Next year a new Panther-time is in the works



Powell High School students utilize Panther Time to work on school work in the art room.

It’s almost the end of the school year. Masks are gone and one-way hallway traffic is now the more normal traffic.

And as summer nears, responsive scheduling remains a much talk-about topic.

Opinions vary about the effectiveness of this 36 minutes between second and third period. 

“I think that’s [Panther-time] helpful for when you want to be with certain people,” freshman Ava Carder said. “And so that you don’t end up somewhere random. It’s helped me in those same ways.” 

PHS’ administrative team has decided to continue using this process to help the students with make-up work and homework. 

“Yes, we will use responsive scheduling,” Principal Mr. Timothy Wormald said. “However, it will look different next year.”

Yes, we will use responsive scheduling, however it will look different next year.”

— Mr. Timothy Wormald

“We will assign each student two homeroom teachers. If a student is not scheduled for intervention, he or she will meet in the homeroom teacher’s class. We recognized the need for more consistency while, at the same time, providing time for intervention students who need it.” 

Some Panther Time features will remain. 

“Next year, students will have the same amount of time to work on their school work,” Mr. Wormald said. “However, where they go to do that will be more consistent day in and day out. Students may have the option from time to time [to choose their panther time teacher,] but they will have two primary teachers they will spend time with most often.”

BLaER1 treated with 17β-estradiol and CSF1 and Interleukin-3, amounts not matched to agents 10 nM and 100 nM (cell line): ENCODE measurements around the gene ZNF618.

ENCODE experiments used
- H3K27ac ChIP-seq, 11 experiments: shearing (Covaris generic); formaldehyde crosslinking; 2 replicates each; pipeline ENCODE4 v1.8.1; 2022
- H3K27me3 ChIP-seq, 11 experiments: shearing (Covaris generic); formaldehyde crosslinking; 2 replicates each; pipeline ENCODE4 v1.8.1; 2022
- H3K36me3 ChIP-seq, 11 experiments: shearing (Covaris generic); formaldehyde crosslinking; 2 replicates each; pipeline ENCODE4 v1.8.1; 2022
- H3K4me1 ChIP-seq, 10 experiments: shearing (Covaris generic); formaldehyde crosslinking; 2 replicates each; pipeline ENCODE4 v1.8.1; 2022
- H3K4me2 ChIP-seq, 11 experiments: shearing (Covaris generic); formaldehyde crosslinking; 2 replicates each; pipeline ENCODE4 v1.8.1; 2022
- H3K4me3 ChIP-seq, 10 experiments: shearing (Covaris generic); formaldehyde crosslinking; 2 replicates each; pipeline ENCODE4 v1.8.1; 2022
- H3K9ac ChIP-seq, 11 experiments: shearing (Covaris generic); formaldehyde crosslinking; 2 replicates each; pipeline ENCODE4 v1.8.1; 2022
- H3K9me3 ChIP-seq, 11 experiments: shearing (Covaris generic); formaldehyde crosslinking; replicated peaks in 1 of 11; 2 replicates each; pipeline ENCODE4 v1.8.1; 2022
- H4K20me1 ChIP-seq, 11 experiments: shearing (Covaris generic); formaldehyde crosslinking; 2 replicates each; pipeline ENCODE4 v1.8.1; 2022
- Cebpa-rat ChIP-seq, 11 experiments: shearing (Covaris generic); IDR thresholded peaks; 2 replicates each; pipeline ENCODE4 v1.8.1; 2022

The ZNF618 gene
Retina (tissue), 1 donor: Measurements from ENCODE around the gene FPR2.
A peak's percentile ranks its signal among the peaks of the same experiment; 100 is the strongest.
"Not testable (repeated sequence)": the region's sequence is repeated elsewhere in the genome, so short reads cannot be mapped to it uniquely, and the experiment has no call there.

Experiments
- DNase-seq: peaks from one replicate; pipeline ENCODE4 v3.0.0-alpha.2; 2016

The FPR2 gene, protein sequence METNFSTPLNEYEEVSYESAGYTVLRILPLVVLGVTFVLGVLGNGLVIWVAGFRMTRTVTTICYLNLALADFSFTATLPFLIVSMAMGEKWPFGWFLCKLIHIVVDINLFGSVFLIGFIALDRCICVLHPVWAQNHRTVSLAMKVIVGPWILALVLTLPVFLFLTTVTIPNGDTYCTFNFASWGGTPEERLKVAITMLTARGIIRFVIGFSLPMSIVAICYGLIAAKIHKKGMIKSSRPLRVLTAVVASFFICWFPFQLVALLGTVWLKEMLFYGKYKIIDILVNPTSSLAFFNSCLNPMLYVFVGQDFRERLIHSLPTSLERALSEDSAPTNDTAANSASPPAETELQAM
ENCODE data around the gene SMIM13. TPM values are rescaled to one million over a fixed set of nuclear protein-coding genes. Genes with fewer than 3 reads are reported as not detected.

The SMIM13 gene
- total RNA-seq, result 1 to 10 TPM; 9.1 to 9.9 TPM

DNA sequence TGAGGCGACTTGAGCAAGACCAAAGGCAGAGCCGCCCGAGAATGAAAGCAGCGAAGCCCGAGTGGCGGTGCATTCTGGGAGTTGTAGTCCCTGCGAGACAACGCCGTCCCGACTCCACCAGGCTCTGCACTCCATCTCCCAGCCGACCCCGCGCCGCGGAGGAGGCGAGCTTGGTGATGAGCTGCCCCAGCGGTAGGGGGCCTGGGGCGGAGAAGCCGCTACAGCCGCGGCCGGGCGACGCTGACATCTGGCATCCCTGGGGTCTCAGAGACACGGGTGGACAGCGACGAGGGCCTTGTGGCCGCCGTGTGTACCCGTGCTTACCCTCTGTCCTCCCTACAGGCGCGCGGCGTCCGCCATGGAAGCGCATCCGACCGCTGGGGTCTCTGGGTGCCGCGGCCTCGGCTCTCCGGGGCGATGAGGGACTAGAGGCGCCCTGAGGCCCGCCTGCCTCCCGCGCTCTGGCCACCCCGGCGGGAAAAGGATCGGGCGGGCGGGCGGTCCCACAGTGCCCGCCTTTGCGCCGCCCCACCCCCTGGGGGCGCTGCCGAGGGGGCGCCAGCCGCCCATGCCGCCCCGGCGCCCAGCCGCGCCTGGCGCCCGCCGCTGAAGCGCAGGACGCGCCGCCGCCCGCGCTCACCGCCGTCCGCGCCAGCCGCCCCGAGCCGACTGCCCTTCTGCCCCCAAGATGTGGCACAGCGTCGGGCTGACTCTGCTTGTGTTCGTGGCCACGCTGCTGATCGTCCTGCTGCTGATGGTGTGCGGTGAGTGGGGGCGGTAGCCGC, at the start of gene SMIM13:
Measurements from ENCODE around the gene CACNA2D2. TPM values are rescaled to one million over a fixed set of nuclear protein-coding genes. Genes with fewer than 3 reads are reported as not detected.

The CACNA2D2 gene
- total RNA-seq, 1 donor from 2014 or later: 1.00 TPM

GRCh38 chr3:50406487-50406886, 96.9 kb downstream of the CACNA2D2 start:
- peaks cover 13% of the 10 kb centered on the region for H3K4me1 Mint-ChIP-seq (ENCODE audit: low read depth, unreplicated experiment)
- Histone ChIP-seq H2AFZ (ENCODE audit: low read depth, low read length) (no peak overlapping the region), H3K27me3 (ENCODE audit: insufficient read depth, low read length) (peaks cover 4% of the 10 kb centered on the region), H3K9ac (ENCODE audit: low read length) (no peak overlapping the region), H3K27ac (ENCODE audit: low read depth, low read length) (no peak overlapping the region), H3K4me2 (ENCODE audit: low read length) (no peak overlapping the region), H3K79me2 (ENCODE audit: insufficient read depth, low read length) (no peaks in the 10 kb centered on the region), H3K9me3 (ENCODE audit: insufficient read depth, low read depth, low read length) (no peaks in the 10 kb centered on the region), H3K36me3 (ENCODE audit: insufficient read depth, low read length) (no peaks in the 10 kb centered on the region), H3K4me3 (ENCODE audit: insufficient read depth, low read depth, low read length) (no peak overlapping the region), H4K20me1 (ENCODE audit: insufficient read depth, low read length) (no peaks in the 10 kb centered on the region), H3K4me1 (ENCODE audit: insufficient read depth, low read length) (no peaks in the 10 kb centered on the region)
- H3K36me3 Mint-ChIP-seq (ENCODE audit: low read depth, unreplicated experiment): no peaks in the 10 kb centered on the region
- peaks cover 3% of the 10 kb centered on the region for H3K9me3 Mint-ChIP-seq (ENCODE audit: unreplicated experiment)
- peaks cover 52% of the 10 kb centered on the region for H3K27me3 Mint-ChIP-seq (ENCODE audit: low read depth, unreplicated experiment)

Even though responsive scheduling seems to have been going well towards the end of the year, there are still a few complications.

“The way we used responsive scheduling this year produced too many moving parts,” Mr. Wormald said. “Students were confused about where they need to be each day, and teachers did not always have the opportunity to see the students they needed to see. We also had a hard time keeping track of students sometimes.” 

Mr. Wormald isn’t the only one who had some problems with this confusing process. 

“This year was already a crazy year to begin with,” English teacher Miss Bailey Jackson said. “It was our first year with responsive scheduling, so I’m not entirely convinced that teachers used it the way they should have, or even know how to use it.”

Even though there have been some complications, there has been some success as well. School work gets done, grades improve, and education isn’t complicated. 

“I think [responsive scheduling] has been pretty useful,” junior Ethan Bartholomew said. “It helps students finish their work.” 

Bartholomew is not the only one with an opinion on the newly introduced study hall period.

“[Panther time] helps make sure you don’t end up in a room you don’t want to be in,” Carder said. “[Next year] they will have less to worry about and know where they [students] are going so they’re on time to their classes.” 

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